On the basis of discussion among the investigative team, which included internists, a radiologist, and a vascular surgeon, we made an a priori decision to define timely recognition of a new aortic dilation as an abnormality for which we could find evidence in the EMR of recognition by the clinical team within 3 months of the index CT. We used bivariate methods to explore the relationship between timely recognition and important clinical factors available in our data set (for example, aorta size, clinical setting in which the initial CT was ordered, ordering provider, and whether patients had follow-up contact with the provider who ordered the CT). We performed sensitivity analysis by using alternative definitions of timely follow-up (for example, recognition of the aneurysm within 6 months) to examine the robustness of our findings. We also performed a time-to-event analysis in which the outcome of interest was recognition of the aortic abnormality and in which patient deaths were accounted for through censoring.

To ensure the validity of our results, we performed 15% of abstractions in duplicate, including all aortic abnormalities for which the first reviewer found no evidence of clinician recognition in the EMR. All reviewers agreed (κ = 1.0) on the presence or absence of aortic dilations and documentation of recognition of dilations within 3 months of the index CT. Agreement was somewhat lower for other variables, including the setting in which the CT was ordered (κ = 0.89) and the presence or absence of tobacco use (κ = 0.71). All analyses were conducted by using Stata SE, version 10.0 (StataCorp, College Station, Texas).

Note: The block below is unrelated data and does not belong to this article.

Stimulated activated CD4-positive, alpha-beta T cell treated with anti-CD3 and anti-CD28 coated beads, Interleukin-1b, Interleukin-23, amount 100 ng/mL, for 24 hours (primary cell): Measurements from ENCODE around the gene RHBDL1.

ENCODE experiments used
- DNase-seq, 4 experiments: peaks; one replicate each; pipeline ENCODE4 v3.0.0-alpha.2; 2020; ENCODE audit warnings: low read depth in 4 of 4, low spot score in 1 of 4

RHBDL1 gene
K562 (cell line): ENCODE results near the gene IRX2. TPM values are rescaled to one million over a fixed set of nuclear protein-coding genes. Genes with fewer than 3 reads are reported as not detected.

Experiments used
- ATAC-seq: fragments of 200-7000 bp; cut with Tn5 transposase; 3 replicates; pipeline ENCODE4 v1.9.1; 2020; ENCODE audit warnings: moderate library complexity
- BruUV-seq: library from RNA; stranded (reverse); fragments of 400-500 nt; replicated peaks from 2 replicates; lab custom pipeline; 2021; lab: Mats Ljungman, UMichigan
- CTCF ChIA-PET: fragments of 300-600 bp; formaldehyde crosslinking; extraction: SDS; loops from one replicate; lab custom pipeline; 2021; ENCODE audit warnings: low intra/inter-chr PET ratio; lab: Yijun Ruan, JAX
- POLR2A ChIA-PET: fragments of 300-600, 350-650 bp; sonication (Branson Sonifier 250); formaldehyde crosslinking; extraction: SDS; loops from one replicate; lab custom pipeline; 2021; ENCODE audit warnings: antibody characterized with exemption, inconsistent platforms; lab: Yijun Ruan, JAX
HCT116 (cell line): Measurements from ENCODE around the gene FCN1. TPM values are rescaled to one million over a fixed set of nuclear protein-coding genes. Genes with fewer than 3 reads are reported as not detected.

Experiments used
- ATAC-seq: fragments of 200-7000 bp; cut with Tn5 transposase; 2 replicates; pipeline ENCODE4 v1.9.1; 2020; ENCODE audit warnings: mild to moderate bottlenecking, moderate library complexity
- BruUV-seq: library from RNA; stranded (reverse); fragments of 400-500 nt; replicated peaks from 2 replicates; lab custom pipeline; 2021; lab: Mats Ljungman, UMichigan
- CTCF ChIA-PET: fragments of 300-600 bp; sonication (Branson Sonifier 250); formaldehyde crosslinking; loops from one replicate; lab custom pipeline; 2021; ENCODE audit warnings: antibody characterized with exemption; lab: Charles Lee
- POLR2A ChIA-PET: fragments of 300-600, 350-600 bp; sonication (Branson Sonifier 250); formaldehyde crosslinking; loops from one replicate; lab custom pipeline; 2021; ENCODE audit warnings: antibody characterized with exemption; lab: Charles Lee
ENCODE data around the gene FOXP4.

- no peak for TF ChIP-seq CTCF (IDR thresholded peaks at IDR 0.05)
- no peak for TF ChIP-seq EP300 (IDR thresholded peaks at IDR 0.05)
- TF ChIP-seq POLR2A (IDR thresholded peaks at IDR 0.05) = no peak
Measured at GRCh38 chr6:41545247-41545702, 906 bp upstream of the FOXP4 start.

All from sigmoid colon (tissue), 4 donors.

Role of the Funding Source

This project was funded in part by grants from the National Institutes of Health; the Robert Wood Johnson Foundation; and the Department of Veterans Affairs, Veterans Health Administration, Health Services Research and Development Service. The funding agencies played no role in the study design or the analysis or interpretation of results.

We reviewed the CT scans of 4112 patients and identified 440 (11%) with abdominal aortic abnormalities (Figure 1). We excluded 323 patients in whom CT was ordered to follow up on aortic abnormalities that were recognized previously and 26 patients with severe comorbid illness. Our final cohort consisted of 91 patients (2.2% of all CT recipients) with new aortic dilations (Table 1). The mean size of the aortic dilations was 3.5 cm (SD, 1.1; range, 2.2 to 9.3 cm); 83 (91%) of the abnormalities were incidental findings on CT, 6 (7%) were identified on CT ordered because of clinical concern for an aneurysm, and 2 (2%) were identified through routine screening.

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Figure 1.
Study flow diagram.

CT = computed tomography.

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Table Jump PlaceholderTable 1.  Patient Characteristics